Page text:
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According to newly released state data, with 7,970 babies born last year alone, Community Regional Medical Center remains California’s second busiest labor and delivery department for the third year in a row. Only Sharp Mary Birch Hospital for Women in San Diego had a few hundred more births.
“We fill a kindergarten class every day,” said Gwendolyn White, nurse manager for the labor and delivery department at Community Regional. The department averages 20 births a day, on its busiest day delivering up to 25 newborns. More than half of the babies born in Fresno County in 2006 were born at the downtown hospital.
“It is crazy busy some times,” said labor and delivery nurse Julie Christopherson. “But if it’s an emergency, it’s the place you want to be.”
When it comes to delivering babies, the staff at Community Regional is equipped and staffed with experts to tackle any birthing situation. For Christopherson, it’s the emergencies that add the unique character to her job.
Christopherson recalls a few years ago, a patient was hemorrhaging uncontrollably. Reacting quickly, the entire labor and delivery staff worked together to save the woman and child.
Beyond emergencies, Community Regional offers resources to women and babies not available anywhere else in the Central Valley, such as the region’s only perinatology program, specifically for women with high-risk pregnancies. White says many area hospitals will transfer their patients to Community Regional because they are high-risk: expecting multiples, having complications or going into labor prematurely.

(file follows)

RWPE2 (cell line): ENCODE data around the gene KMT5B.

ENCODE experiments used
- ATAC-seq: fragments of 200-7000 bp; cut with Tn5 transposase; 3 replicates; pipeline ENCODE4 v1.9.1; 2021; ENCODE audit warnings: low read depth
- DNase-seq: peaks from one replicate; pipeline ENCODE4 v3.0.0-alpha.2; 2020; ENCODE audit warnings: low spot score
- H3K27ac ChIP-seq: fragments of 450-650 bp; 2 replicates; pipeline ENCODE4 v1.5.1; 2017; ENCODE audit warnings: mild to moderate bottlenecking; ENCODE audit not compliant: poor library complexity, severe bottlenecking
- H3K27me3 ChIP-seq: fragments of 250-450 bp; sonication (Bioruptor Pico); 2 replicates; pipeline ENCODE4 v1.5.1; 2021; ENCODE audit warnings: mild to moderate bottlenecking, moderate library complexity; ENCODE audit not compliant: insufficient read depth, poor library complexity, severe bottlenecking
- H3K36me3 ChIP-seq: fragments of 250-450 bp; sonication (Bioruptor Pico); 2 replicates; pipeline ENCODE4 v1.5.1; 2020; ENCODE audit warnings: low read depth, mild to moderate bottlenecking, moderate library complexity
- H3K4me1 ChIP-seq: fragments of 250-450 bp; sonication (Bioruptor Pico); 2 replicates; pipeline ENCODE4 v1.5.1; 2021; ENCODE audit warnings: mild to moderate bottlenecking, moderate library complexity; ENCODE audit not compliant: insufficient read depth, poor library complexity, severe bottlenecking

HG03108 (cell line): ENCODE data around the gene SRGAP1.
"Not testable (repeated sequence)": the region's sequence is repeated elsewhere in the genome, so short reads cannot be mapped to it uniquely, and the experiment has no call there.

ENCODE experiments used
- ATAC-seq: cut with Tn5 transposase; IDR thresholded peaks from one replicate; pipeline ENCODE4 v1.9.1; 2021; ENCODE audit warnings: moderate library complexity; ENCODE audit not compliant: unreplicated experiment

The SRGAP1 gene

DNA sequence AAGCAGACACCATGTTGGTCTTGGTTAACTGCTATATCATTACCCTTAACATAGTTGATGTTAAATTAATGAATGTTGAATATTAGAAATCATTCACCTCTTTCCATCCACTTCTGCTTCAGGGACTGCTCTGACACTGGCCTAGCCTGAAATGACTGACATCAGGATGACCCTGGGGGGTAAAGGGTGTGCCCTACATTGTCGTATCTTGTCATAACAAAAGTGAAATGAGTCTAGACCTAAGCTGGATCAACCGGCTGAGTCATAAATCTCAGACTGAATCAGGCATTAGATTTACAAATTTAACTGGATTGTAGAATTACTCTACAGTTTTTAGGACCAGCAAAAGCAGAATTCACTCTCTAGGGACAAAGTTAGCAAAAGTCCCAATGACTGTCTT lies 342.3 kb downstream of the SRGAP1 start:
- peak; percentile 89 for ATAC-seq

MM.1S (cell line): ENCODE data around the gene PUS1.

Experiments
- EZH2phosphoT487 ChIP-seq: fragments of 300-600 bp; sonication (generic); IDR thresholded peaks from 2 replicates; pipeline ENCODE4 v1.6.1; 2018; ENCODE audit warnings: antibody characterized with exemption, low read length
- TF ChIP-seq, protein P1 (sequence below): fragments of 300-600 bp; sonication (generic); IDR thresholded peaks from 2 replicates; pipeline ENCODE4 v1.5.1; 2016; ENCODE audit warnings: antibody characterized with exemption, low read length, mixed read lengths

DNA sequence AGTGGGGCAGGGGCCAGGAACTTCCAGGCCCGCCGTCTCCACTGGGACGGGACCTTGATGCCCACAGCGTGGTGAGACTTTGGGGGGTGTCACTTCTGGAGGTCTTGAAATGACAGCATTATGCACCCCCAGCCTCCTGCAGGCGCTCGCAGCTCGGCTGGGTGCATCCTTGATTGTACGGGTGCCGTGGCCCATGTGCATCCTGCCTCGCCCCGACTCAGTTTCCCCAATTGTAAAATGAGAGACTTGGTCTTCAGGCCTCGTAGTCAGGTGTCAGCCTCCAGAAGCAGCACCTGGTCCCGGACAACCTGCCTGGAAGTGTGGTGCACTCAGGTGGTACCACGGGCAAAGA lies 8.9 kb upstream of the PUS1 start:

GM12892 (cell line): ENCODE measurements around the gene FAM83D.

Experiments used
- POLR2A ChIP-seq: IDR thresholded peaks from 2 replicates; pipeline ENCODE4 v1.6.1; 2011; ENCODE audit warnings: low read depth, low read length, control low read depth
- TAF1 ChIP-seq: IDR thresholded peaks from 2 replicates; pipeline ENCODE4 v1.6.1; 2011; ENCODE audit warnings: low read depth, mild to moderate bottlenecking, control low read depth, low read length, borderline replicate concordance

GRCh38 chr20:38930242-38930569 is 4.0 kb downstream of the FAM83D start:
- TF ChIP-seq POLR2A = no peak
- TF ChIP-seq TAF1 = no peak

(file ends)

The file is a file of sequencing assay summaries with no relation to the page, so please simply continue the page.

“We have a lot of babies that are born that aren’t 40 weeks,” White said. “We’ve had some born at 25 weeks that have lived.”
In the high-risk antepartum unit, expecting mothers are closely monitored by obstetric residents from the UCSF’s Fresno Medical Education program in an effort to reach a full-term pregnancy.
“I remember the doctor came and told us it’s because of us that the woman’s baby lived,” Christopherson said.
Coming soon will be a brand new neonatal intensive care unit. The 54-bed unit, scheduled to open in 2009, will be housed on the hospital’s fourth floor. This will serve as the home to high-risk babies who weigh less than 3 pounds. Community Regional ranks No. 1 in the state for delivering live babies who weigh less than 3 pounds.
White says the hospital’s expertise in delivering high-risk babies explains its first-place ranking in delivering and keeping alive the tiniest and most fragile of babies. Those high-risk births also contribute to Community Regional performing the third most caesarean sections in the state.
“A lot of our C-sections are emergent,” White said. “It can be the mom is small and the baby is big, the baby is sideways, backwards, any number of things.”
The caesareans, in addition to all the other labor and delivery procedures, keep the birthing staffers on their toes. Christopherson says there are times when she and her colleagues handle four to five births at once. Christopherson says that is part of what has kept her at the downtown hospital.
“I like the variety. I like the different things that happen here,” Christopherson said. “It is a physically demanding job. But I love it.”
This story was reported by Martin Ortiz. He can be reached at MedWatchToday@communitymedical.org.